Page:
JOBS These studies show that locally owned businesses employ more people per unit of sales, and retain more employees during economic downturns, while big-box retailers decrease the number of retail jobs in a region.
“The Contribution of Large and Small Employers to Job Creation in Times of High and Low Unemployment” [PDF]. Giuseppe Moscarini and Fabien Postel-Vinay, American Economic Review, October 2012.
This study, by economists at Yale University and University of Bristol, finds that in times of high unemployment, small businesses both retain and create more jobs than large firms do. During the recession of March 2008 to March 2009, for instance, the employment growth rate of large employers fell 1.65 percent more than the growth rate of small employers, compared with the previous year. In every other recession and recovery in the study’s sample, large firms took years to recover relative to small firms. The authors use data on U.S. businesses spanning 1979-2009, and find that this correlation remains consistent across a variety of measures, including age of the firm, excluding entering and exiting firms, and within broad industries. They also examine Denmark, France, the U.K, and Canada, and find that their conclusion holds in other countries of different sizes. “Large employers on net destroy proportionally more jobs relative to small employers when unemployment is above trend, late in and right after a typical recession” the authors write. “Overall, this picture corroborates in part the common wisdom that small businesses are the engine of job creation: small firms appear to create more jobs as a fraction of their employment only when unemployment is high (which is, arguably, when jobs are most needed).”
“The Effects of Walmart on Local Labor Markets” [PDF]. David Neumark (University of California-Irvine), Junfu Zhang (Clark University), and Stephen Ciccarella (Cornell University), Journal of Urban Economics, March 2008.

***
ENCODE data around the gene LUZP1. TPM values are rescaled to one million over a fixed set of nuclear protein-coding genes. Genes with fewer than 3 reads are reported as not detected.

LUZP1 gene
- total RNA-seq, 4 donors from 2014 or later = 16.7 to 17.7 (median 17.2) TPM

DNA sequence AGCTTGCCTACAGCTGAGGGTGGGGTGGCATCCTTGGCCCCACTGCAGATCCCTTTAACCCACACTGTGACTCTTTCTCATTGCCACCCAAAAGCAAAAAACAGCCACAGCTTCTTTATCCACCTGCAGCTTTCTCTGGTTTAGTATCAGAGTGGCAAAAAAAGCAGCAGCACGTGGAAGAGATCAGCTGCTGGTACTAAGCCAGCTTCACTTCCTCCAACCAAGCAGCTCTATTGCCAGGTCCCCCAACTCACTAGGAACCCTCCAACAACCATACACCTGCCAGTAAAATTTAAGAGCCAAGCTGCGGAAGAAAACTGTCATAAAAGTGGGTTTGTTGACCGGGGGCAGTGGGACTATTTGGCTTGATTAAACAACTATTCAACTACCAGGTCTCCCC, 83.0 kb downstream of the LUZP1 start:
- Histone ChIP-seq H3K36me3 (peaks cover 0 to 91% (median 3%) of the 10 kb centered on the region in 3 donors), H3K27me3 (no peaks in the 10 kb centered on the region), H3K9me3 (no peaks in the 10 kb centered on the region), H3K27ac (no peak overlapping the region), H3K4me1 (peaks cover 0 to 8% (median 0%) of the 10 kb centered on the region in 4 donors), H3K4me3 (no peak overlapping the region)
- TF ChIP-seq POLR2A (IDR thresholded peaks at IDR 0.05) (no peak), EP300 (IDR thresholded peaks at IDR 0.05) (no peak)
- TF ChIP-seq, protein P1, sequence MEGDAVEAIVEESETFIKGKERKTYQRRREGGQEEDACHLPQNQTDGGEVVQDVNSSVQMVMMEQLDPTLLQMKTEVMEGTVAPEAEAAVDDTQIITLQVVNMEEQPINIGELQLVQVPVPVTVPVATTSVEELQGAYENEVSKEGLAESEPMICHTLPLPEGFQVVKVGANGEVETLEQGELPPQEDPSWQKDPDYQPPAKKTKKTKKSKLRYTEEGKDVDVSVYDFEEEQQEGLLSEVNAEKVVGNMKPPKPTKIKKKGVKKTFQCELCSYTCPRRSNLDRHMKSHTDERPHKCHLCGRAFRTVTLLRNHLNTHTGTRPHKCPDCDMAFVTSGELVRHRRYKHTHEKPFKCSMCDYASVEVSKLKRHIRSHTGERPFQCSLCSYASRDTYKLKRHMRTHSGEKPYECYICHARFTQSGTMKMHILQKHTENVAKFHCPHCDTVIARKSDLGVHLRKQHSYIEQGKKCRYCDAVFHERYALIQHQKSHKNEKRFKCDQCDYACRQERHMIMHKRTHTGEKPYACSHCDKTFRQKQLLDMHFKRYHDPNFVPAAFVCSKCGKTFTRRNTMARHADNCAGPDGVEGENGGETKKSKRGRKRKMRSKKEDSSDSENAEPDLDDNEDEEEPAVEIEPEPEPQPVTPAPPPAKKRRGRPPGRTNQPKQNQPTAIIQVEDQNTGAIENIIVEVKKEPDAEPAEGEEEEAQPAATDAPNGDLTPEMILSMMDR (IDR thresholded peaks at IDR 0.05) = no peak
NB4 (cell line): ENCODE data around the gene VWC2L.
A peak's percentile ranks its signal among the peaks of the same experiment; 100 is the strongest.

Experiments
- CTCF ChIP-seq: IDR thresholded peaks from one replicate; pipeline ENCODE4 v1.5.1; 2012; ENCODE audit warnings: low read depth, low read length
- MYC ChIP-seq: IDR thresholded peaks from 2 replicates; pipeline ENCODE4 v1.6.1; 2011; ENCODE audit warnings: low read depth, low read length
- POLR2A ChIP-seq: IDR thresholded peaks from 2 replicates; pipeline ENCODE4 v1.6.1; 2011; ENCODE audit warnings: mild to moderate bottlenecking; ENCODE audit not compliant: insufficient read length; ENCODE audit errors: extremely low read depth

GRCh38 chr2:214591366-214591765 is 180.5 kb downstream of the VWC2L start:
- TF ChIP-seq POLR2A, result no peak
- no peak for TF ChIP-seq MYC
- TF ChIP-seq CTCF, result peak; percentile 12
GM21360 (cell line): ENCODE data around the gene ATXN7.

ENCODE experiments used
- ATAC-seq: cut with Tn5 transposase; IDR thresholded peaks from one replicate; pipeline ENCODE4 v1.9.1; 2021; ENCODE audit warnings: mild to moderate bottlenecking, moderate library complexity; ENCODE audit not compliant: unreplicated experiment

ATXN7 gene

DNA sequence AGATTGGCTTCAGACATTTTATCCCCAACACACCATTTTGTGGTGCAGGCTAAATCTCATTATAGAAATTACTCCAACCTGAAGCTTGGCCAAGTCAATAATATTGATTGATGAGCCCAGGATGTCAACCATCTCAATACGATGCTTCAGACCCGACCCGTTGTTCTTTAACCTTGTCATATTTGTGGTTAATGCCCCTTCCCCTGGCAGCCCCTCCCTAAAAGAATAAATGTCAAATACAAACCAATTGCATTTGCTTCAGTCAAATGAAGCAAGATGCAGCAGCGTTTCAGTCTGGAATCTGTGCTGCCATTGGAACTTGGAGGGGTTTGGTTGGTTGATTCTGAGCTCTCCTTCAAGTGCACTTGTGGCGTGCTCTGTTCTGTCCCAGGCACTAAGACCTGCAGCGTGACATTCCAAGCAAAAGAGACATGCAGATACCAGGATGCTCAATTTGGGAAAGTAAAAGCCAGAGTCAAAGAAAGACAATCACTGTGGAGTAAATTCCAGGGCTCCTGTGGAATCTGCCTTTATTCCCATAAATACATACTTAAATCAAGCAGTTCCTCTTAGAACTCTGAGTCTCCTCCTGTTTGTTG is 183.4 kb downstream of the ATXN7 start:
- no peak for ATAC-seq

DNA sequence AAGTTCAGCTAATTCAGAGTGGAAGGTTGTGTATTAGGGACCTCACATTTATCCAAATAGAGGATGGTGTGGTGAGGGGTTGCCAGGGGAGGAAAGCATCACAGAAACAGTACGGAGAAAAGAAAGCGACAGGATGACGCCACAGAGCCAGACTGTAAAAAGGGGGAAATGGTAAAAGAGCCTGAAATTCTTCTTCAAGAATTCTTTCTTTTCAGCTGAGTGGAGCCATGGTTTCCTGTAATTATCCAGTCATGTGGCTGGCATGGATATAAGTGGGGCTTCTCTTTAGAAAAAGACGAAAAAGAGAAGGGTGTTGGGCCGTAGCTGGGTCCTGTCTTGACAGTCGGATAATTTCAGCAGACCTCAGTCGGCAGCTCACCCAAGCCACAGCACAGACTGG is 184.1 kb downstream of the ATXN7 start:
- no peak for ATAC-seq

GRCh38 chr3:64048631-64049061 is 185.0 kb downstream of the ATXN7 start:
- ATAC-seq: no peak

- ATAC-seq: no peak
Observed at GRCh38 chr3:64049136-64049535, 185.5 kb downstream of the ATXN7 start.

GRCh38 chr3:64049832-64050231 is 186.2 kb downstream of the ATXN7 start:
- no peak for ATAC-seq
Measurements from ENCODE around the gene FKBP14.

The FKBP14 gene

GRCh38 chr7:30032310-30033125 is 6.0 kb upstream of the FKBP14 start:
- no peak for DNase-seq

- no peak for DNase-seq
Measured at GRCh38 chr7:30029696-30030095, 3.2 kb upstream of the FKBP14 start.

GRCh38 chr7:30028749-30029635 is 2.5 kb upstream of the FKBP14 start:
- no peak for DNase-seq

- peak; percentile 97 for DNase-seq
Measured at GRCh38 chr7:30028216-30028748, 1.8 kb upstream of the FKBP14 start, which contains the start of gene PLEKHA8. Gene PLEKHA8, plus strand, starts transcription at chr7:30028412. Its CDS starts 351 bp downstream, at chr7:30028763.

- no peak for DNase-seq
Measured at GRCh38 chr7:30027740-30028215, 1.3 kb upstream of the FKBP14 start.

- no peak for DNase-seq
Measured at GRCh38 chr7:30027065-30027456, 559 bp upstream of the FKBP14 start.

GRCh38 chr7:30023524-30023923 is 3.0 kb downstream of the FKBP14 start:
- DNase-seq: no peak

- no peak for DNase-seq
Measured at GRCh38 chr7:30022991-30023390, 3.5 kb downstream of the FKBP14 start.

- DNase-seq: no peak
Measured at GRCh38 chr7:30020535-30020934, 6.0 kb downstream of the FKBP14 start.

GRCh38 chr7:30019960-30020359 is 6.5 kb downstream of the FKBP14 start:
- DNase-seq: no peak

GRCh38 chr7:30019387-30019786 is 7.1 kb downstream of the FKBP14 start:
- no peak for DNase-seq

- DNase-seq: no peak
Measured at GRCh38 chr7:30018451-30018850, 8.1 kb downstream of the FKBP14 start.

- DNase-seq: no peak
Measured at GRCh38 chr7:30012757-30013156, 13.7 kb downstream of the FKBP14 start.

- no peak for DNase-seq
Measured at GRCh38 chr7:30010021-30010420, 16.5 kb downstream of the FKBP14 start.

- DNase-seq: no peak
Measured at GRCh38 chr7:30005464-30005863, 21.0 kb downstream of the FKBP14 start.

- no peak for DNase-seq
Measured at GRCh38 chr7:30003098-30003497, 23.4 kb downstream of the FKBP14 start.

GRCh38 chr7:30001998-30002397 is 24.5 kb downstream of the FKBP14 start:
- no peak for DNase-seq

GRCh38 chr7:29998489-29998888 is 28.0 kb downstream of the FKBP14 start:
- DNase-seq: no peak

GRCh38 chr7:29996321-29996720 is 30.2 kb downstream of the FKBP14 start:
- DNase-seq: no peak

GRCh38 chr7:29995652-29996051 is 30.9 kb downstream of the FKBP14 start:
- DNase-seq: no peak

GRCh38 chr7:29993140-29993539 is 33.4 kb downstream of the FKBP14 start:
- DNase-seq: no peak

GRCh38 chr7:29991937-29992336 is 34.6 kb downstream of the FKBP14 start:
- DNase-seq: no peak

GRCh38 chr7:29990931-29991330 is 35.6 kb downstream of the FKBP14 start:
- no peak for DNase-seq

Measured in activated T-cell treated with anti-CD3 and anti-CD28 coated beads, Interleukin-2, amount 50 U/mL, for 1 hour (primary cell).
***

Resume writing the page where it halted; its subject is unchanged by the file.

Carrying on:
This study presents the most sophisticated analysis to date of Walmart’s impact on retail employment and wages. Analyzing national data, the study found that the opening of a Walmart store reduces county-level retail employment by 150 jobs. Because Walmart stores employ an average of 360 workers, this suggests that for every new retail job created by Walmart, 1.4 jobs are lost as existing businesses downsize or close. The study also found that the arrival of a Walmart store reduces total county-wide retail payroll by an average of about $1.2 million. This study improves substantially on previous studies by convincingly accounting for the endogeneity of the location and timing of Walmart’s entry into a particular local market. That is, Walmart presumably does not locate stores randomly. When expanding into a particular region, it may, for example, opt to build in towns experiencing greater job growth. Unless this location selection bias is accounted for, one might compare job growth in towns that gained Walmart stores versus those that did not and erroneously conclude that Walmart caused an expansion in employment. The authors of this study have devised a persuasive method of accounting for this bias. They also argue that the method developed by Basker (see next item below) to account for this bias is flawed and therefore her conclusion that Walmart has a small positive impact on retail employment is not reliable.
“Job Creation or Destruction? Labor-Market Effects of Walmart Expansion.” Emek Basker (University of Missouri), Review of Economics & Statistics, Feb. 2005.
Often cited and typically misrepresented by Walmart supporters, this study examines the impact of the arrival of a Walmart store on retail and wholesale employment. It looks at 1,749 counties that added a Walmart between 1977 and 1998. It finds that Walmart’s arrival boosts retail employment by 100 jobs in the first year—far less than the 200-400 jobs the company says its stores create, because its arrival causes existing retailers to downsize and lay-off employees. Over the next four years, there is a loss of 40-60 additional retail jobs as more competing retailers downsize and close. The study also finds that Walmart’s arrival leads to a decline of approximately 20 local wholesale jobs in the first five years, and an additional 10 wholesale jobs over the long run (six or more years after Walmart’s arrival). (Walmart handles its own distribution and does not rely on wholesalers). This works out to a net gain of just 10-30 retail and wholesale jobs, and the study does not examine whether these jobs are part-time or whether they pay more or less than the jobs eliminated by Walmart. The study also found that, within five years of Walmart’s arrival, the counties had lost an average of four small retail businesses, one mid-sized store, and one large store. It does not estimate declines in revenue to retailers that survive. Basker looked at the effect of Walmart on retail employment in neighboring communities, but found that the confidence intervals were too large (meaning the results showed wide variation) to draw any conclusion about Walmart’s impact. (Her initial working paper, published in 2002, reported an average decline of 30 retail jobs in surrounding communities, but, after correcting an error, she determined the confidence intervals were too large to produce a precise result.)